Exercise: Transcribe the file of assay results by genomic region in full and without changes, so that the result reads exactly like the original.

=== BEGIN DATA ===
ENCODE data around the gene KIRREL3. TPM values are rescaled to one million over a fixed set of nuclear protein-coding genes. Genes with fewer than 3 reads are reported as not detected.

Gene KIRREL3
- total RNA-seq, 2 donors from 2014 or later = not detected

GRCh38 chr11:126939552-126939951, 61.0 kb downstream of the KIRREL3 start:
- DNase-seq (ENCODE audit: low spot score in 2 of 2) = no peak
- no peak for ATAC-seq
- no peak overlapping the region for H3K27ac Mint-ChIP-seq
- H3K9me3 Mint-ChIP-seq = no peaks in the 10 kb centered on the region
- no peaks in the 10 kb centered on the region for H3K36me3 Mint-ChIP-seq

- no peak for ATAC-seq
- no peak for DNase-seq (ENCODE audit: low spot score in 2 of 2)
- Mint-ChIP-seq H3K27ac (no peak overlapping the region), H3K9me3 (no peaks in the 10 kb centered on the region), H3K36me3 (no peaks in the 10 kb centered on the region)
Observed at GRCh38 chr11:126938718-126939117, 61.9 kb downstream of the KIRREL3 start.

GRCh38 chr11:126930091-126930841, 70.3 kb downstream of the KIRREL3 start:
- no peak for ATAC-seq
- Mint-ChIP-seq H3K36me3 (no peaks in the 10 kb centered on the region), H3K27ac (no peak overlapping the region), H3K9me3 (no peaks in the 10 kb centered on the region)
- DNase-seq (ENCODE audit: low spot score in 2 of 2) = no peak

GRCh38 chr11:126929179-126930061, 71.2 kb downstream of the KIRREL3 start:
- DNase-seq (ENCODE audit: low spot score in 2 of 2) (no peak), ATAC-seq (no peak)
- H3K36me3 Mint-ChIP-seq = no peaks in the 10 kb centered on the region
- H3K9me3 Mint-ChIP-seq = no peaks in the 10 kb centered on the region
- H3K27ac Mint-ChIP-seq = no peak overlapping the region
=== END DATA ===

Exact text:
ENCODE data around the gene KIRREL3. TPM values are rescaled to one million over a fixed set of nuclear protein-coding genes. Genes with fewer than 3 reads are reported as not detected.

Gene KIRREL3
- total RNA-seq, 2 donors from 2014 or later = not detected

GRCh38 chr11:126939552-126939951, 61.0 kb downstream of the KIRREL3 start:
- DNase-seq (ENCODE audit: low spot score in 2 of 2) = no peak
- no peak for ATAC-seq
- no peak overlapping the region for H3K27ac Mint-ChIP-seq
- H3K9me3 Mint-ChIP-seq = no peaks in the 10 kb centered on the region
- no peaks in the 10 kb centered on the region for H3K36me3 Mint-ChIP-seq

- no peak for ATAC-seq
- no peak for DNase-seq (ENCODE audit: low spot score in 2 of 2)
- Mint-ChIP-seq H3K27ac (no peak overlapping the region), H3K9me3 (no peaks in the 10 kb centered on the region), H3K36me3 (no peaks in the 10 kb centered on the region)
Observed at GRCh38 chr11:126938718-126939117, 61.9 kb downstream of the KIRREL3 start.

GRCh38 chr11:126930091-126930841, 70.3 kb downstream of the KIRREL3 start:
- no peak for ATAC-seq
- Mint-ChIP-seq H3K36me3 (no peaks in the 10 kb centered on the region), H3K27ac (no peak overlapping the region), H3K9me3 (no peaks in the 10 kb centered on the region)
- DNase-seq (ENCODE audit: low spot score in 2 of 2) = no peak

GRCh38 chr11:126929179-126930061, 71.2 kb downstream of the KIRREL3 start:
- DNase-seq (ENCODE audit: low spot score in 2 of 2) (no peak), ATAC-seq (no peak)
- H3K36me3 Mint-ChIP-seq = no peaks in the 10 kb centered on the region
- H3K9me3 Mint-ChIP-seq = no peaks in the 10 kb centered on the region
- H3K27ac Mint-ChIP-seq = no peak overlapping the region